Trivia Crack Answer: Emile Zola
About Emile Zola’s representation of Literary Naturalism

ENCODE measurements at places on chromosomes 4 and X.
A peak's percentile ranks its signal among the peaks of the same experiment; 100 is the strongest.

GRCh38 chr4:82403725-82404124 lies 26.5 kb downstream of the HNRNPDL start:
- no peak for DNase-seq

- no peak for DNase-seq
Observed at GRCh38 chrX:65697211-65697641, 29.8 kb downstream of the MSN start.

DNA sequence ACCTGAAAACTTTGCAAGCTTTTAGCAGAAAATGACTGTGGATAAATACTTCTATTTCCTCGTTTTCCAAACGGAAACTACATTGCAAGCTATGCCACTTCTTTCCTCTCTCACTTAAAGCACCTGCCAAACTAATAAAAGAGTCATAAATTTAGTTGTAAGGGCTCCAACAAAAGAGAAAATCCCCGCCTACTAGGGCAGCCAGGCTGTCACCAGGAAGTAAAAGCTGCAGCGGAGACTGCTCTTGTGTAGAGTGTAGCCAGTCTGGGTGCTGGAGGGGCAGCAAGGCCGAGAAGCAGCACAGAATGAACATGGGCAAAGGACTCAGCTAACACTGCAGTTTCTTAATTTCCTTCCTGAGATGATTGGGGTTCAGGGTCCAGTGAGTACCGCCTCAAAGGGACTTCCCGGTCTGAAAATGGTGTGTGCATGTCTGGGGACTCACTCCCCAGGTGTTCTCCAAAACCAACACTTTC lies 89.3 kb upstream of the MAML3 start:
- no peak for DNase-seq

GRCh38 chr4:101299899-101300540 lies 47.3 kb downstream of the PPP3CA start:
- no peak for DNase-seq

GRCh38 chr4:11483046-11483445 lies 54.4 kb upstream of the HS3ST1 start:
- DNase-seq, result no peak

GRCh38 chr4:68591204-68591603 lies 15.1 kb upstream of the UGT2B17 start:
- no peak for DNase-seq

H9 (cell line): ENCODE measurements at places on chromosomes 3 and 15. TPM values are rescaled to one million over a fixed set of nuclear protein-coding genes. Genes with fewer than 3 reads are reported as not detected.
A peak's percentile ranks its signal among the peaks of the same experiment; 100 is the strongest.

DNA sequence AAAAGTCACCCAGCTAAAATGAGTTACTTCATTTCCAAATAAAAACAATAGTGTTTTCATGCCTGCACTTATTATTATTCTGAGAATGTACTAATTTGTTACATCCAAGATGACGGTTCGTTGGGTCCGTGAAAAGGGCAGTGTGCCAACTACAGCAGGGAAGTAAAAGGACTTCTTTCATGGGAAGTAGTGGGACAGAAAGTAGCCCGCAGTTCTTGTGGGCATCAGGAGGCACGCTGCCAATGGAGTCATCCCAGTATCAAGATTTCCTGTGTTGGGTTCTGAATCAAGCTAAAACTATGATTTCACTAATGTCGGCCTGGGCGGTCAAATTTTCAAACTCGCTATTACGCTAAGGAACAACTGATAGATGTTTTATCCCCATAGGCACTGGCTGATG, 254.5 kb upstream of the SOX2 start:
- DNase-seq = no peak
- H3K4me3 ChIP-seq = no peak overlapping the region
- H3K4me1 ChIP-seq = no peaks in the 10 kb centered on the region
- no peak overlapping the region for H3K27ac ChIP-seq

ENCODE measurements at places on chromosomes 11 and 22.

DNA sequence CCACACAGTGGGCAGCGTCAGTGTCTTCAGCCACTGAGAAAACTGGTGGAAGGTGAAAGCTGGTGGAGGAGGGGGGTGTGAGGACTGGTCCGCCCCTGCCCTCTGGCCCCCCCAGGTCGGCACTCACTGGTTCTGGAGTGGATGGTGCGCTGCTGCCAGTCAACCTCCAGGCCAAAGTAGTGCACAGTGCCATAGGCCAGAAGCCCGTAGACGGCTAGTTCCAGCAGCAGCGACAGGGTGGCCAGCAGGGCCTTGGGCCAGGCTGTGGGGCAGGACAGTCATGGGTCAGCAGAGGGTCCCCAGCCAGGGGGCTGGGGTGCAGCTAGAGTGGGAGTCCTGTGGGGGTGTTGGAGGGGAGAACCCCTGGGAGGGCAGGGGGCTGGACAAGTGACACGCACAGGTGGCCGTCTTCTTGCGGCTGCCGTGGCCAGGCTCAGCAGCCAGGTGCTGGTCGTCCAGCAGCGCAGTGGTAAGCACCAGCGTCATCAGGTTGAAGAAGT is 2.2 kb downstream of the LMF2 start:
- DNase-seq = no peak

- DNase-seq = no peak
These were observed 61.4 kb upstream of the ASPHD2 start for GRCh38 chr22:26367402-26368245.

Naturalism was a literary movement from the 1880’s to around the 1930’s that enacted tendencies of realism and combined them with scientific methods and theories, especially Charles Darwin’s theory of evolution. This movement came in opposition to Romanticism and Surrealism. Naturalism achieved a detached and objective form of what realism had done in literature previously, though these works mostly explored subjects subjectively pessimistic. This was frank writing of determinism, sexuality often portrayed through prostitution, and realities of the harshness of existence like disease, corruption, racism, and poverty. One of the foremost literary representations of Naturalism in literature came from nobel prize winning French writer Emile Zola, whose notable works include Les Rougon-Macquart, Therese Raquin, and Germinal. Zola was the first to use the term Naturalism as a defined extension of realism in order to convince readers of the slight divergence of modern writing and especially his use of the scientific method in determining the creation of his characters and his plots.